In the Spring of 2014, an open Call to Public Artists was widely circulated inviting artists to submit proposals for artworks to be included in the new Delbrook Community Centre. In response to the Call, 64 artists from across Canada and the USA submitted expressions of interest. As per the District of North Vancouver’s Public Art Program protocols, an official Public Art Selection Panel was formed to evaluate the submissions based on established criteria.
After careful deliberations, the following artists and artworks were selected:
Artwork: Close to Nature’s Heart
Artist: Mia Weinberg
Location: Interior Main Floor & Exterior Entrance Plaza
Mia Weinberg’s Close to Nature’s Heart transforms the floor surface of the main lobby level and adjoining exterior plaza into a giant canvas for her artwork. A unique cement skimming process was used to embed the image of a magnified leaf skeleton complete with stem and veins across the polished cement floors. The artwork literally invites visitors to “come in and play” as many of the leaf veins display the names of local streets. For newcomers to the facility, the street names provide a subtle and beautiful visual prompt to navigate through the space. The artist hopes that visitors will see the streets where they live as vitally connected and part of a living thriving organism that draws its strength from each of its individual parts.
About the Artist
As an artist specializing in site-specific public art projects, Mia Weinberg is driven by the belief that art has the potential to make us more present and engaged in our world. Born in London, England, she moved to Vancouver in 1987 and graduated from Emily Carr University in 1994. Since that time her work has been exhibited across Canada and internationally. Her art practice explores the interplay between the natural environment and the places where we live, our personal memories, and our collective civic and cultural stories.
“My hope is that my work will help the viewer become re-enchanted by the truly marvelous in the everyday.”
Artist: Michele Gutlove
Location: Entrance Atrium
Hydrosphere, from Greek ὕδωρ - hydōr, "water" and σφαῖρα - sphaira, “sphere,” describes all the water found on, under, and over the surface of a planet.
Michele Gutlove’s “Hydrosphere” is a sculptural celebration of the water cycle and light in the Pacific Northwest. Pure rain water, flowing rivers and harbors, are illuminated by the sky that changes from daytime azure-cyan to violet twilight afterglow.
The raindrops are blown glass, formed from 2100ºF molten glass, which was manipulated with human breath and gravity as it cooled. The river glass pieces were kiln-formed from cold glass which was manipulated as it was heated to 1500ºF. In a vacuum chamber, microscopically thin layers of mineral oxides were grown on surfaces of the glass to create the optical phenomenon called thin film interference.
Glass Art and Concept by Michele R Gutlove of Design StudioGH, with Christina Altieri, Glass Blower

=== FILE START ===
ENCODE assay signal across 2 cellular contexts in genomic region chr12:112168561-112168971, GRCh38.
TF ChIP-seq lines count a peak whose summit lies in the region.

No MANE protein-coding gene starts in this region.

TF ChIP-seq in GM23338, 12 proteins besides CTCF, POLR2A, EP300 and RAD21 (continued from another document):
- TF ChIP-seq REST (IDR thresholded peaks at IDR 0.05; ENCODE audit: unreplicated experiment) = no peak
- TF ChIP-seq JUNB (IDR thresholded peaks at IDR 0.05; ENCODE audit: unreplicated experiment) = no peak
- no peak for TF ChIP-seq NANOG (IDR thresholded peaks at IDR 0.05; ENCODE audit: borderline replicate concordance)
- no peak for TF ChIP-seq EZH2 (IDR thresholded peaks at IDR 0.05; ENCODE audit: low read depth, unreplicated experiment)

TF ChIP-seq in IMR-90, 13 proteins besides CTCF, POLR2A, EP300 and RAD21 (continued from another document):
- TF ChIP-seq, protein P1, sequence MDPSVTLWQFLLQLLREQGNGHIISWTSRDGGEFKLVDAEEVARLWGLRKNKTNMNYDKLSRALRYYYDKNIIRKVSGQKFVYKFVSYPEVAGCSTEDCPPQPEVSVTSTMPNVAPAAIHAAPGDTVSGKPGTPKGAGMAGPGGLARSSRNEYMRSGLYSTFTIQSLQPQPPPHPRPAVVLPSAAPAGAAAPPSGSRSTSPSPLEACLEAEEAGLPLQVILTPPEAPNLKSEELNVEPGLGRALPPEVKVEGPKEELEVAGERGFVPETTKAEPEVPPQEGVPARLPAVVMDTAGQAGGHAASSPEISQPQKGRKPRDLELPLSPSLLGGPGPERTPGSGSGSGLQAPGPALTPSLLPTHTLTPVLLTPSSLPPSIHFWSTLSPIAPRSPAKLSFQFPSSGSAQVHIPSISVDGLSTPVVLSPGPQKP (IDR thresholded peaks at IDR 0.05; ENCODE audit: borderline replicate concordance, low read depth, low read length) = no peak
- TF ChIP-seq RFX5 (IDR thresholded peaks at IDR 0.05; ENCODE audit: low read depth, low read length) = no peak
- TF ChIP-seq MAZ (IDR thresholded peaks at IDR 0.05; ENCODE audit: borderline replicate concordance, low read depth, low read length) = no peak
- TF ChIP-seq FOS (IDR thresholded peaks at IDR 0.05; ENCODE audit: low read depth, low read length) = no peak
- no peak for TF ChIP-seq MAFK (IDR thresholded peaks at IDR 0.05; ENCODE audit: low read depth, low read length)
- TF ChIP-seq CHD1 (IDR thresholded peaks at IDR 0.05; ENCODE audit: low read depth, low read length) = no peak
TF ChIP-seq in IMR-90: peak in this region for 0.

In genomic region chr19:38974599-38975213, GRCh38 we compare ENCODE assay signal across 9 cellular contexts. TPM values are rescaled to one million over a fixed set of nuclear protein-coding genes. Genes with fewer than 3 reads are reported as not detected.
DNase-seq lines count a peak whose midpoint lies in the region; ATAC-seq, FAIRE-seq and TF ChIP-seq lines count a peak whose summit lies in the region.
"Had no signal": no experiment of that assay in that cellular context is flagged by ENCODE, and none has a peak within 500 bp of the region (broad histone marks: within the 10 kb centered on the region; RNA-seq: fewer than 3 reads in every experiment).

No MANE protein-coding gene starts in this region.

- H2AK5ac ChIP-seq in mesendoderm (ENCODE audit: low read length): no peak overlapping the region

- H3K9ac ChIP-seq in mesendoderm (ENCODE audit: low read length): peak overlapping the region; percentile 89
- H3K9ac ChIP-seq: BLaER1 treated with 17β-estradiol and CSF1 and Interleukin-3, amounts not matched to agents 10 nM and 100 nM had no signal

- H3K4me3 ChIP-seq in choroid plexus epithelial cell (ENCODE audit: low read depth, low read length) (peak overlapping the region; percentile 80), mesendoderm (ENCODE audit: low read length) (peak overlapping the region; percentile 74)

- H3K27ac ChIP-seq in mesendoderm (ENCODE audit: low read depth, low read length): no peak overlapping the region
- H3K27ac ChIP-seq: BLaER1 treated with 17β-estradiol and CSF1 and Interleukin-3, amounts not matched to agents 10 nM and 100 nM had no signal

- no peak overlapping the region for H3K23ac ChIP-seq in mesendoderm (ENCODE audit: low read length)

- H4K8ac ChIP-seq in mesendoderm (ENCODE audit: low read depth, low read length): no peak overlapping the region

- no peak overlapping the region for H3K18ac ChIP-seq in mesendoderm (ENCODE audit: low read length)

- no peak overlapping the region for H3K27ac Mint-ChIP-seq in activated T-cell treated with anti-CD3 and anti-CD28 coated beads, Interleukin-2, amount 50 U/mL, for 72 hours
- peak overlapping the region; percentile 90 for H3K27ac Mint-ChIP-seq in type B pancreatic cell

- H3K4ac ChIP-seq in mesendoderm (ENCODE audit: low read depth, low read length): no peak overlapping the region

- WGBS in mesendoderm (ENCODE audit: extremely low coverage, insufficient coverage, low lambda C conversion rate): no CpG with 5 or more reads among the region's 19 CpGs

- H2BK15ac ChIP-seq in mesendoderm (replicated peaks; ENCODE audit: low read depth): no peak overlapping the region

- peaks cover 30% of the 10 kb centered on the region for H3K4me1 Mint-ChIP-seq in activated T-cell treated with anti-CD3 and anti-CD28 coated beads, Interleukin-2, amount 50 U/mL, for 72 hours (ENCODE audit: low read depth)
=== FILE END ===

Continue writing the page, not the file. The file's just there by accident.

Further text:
About the artist
American artist Michele Gutlove has been working with glass for over 20 years. Her formal education in architecture provides her with a strong foundation in structural engineering, solar energy and day lighting. As a visual artist, Gutlove possesses a passion for the interplay of colour and light and she uses her abilities and experience to communicate design intent into her glass installations. She believes that one of the chief functions of public art is to engender a deeper interaction with a place by the people who visit, work and play there.
“I make art to celebrate light – glass sculpts light as light sculpts space.”
Artwork: Salmon Cycle
Artist: Bruce Voyce
Location: Entrance Landscape
Bruce Voyce’s Salmon Cycle is an interactive water sculpture that celebrates the extensive salmon habitat restoration work that has rejuvenated nearby Mosquito Creek. Aware that salmon have learned to use fish ladders, the artist playfully envisions what it would be like if they could ride bicycles. Visitors are invited to turn the sculpture's steering wheel and see how its connected to the facility’s sustainable water collection system that directs runoff water to the surrounding garden landscape. By whimsically combining nature with humanity, Salmon Cycle reminds us of the interconnectivity of all living systems.
About the artist
For Vancouver-based artist Bruce Voyce, visual arts and ecology have been an integral part of his life since childhood. He recognized the transformative power of art when he began sculpting during an extended stay in the hospital. His early studies in Italy and later at Capilano University allowed him to develop processes for creating large scale works. His artistic practice has evolved to embrace public art and the creation of works of art that enrich our common spaces.
“By exploring the interface between nature and humanity, public art can shape our shared spaces into places of inspiration and connection.”
Daniel Stratten was the lead fabricator for this project and the founder of Think Industrial. He is a Red Seal Millwright with over 2 decades of experience building machines for factories and kinetic art sculptures for the public.